Butterfly numbers bloom in Crow country
PUBLISHED: 14:23 16 April 2014 | UPDATED: 14:32 16 April 2014
A rare butterfly’s numbers have soared at a nature reserve within the space of a year.
Members of the Butterfly Conservation group recorded 6,642 sighting of the rare Chalkhill Blue butterfly at Therfield Heath in 2013, a rise of more than 50%.
Latest records for other more common butterflies also saw large increases including the Large White, Small White and Small Tortoiseshell.
In 2012 numbers counted at the site were six, five and four for each of the three species, which rose to 80, 15 and 81 respectively in 2013.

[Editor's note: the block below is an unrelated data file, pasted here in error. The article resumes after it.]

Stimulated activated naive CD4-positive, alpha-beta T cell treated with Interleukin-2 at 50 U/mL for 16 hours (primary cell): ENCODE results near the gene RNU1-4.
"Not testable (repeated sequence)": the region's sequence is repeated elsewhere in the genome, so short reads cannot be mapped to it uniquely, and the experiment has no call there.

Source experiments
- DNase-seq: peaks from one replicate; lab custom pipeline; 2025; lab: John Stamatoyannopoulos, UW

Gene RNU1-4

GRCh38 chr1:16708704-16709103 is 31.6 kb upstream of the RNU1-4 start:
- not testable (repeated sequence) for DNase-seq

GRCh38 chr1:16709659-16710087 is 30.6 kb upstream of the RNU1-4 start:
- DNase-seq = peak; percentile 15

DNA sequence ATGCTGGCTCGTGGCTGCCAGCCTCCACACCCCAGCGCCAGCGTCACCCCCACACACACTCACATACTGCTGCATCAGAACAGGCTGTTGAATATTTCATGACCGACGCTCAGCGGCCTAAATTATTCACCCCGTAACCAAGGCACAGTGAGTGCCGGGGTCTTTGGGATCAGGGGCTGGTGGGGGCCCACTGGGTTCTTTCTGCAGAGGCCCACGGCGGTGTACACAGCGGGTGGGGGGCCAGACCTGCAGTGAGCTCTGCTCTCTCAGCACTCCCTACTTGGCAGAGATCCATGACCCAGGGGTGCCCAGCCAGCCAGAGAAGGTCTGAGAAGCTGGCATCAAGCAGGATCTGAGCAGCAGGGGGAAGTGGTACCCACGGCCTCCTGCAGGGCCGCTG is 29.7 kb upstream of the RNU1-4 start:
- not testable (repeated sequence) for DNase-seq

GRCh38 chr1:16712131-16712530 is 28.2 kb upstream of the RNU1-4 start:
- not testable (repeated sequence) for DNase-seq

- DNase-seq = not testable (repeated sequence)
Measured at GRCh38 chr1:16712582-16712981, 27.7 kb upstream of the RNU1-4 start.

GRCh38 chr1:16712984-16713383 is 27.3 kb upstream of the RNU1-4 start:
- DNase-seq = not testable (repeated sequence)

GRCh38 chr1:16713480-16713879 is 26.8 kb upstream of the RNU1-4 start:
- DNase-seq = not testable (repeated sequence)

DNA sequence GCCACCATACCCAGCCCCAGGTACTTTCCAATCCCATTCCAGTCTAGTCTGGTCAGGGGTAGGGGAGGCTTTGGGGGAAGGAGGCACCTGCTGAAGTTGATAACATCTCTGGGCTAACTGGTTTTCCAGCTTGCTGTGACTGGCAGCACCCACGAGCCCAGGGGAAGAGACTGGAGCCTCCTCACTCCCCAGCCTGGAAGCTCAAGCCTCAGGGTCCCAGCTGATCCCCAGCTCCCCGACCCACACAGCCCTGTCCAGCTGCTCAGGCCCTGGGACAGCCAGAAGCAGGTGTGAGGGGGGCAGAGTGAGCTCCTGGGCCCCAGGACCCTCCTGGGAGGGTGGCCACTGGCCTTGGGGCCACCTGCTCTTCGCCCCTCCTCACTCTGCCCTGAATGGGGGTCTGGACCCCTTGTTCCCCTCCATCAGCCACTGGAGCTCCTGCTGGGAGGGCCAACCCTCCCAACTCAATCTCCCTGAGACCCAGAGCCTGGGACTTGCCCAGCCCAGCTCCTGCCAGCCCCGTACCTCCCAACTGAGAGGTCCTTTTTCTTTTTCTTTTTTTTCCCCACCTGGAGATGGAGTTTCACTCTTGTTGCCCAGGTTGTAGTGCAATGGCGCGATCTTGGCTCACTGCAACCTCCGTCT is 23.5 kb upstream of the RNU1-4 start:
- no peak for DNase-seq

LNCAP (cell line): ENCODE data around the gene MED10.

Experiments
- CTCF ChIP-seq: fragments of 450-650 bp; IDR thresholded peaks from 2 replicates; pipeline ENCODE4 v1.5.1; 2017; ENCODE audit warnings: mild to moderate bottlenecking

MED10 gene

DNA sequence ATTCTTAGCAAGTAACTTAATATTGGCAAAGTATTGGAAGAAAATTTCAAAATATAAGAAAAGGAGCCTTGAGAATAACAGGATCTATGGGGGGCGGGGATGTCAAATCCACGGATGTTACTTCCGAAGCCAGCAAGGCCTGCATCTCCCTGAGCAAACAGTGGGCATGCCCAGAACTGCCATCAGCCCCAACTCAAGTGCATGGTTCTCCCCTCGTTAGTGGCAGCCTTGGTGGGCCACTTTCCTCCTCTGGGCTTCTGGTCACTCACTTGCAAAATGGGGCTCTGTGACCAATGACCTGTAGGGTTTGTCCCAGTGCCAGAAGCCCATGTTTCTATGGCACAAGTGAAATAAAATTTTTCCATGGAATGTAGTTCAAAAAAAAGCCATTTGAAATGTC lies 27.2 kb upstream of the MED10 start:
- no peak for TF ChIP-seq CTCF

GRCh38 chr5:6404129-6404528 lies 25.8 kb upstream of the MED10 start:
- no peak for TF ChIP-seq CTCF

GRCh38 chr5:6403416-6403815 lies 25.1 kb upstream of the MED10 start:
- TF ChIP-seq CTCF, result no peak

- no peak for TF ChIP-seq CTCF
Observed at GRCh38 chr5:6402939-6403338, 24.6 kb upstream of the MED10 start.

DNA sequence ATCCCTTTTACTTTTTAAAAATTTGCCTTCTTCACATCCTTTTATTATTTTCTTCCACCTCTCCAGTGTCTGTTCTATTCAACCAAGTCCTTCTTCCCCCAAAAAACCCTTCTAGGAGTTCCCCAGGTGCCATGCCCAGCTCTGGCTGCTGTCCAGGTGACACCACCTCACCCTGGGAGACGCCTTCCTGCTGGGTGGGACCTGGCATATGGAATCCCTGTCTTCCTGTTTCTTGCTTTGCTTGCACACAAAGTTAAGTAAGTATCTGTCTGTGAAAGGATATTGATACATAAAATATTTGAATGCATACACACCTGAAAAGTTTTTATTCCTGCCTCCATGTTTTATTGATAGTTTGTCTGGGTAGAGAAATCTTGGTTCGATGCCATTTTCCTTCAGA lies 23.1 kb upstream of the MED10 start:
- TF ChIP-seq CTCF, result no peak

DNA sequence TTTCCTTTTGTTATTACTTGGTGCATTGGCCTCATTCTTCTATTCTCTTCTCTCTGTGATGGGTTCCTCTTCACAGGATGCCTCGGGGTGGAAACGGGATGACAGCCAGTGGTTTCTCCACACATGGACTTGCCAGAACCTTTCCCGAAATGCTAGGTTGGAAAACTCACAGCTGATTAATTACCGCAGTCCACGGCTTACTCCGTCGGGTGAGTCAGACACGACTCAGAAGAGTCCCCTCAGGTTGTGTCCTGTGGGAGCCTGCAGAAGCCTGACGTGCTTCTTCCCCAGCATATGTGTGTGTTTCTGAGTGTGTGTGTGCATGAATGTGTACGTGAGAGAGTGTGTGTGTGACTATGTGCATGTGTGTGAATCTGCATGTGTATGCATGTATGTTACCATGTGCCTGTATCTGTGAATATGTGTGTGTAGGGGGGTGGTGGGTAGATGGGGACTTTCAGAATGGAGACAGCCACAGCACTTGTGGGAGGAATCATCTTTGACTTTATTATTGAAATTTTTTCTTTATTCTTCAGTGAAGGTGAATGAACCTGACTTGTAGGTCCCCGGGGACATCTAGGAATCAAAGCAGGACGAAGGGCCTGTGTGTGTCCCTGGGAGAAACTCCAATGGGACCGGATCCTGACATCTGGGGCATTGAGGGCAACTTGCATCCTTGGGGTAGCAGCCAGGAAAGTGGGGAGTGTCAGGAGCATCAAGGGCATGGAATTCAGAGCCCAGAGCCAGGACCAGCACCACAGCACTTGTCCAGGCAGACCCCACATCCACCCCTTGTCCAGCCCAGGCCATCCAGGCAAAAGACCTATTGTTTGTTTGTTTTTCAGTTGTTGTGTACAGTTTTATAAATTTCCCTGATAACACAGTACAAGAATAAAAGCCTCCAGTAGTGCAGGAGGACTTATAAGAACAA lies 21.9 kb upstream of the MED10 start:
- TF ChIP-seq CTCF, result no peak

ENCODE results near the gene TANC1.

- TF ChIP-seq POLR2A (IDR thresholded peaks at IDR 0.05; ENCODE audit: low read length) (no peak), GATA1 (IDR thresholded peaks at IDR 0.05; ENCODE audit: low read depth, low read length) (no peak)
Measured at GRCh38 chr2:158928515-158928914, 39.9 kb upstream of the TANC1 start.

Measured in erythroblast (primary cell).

Andrew Wood, chairman of Butterfly Conservation for the Hertfordshire and Middlesex branch, said there that Chalkhill Blue butterflies build up tight colonies and are abundant in a small area, unlike other species who spread out more sparsely.
He added: “Hertfordshire’s butterflies fared well in 2013, despite the long cold spring, a particular winner was the rare Chalkhill Blue, whose local stronghold is Therfield Heath.
“Numbers were up by more than 50% on 2012 and almost 900% compared to 2005-2009. There were so many, that almost uniquely, they were found at over a dozen sites far away from their normal chalkland habitats and caterpillar food plants.
“Familiar garden butterflies such as the Small Tortoiseshell and Peacock were much more abundant than in the last few years when fears had been raised for their long term future.”
For more informationabout the conservation group visit www.butterfly-conservation.org
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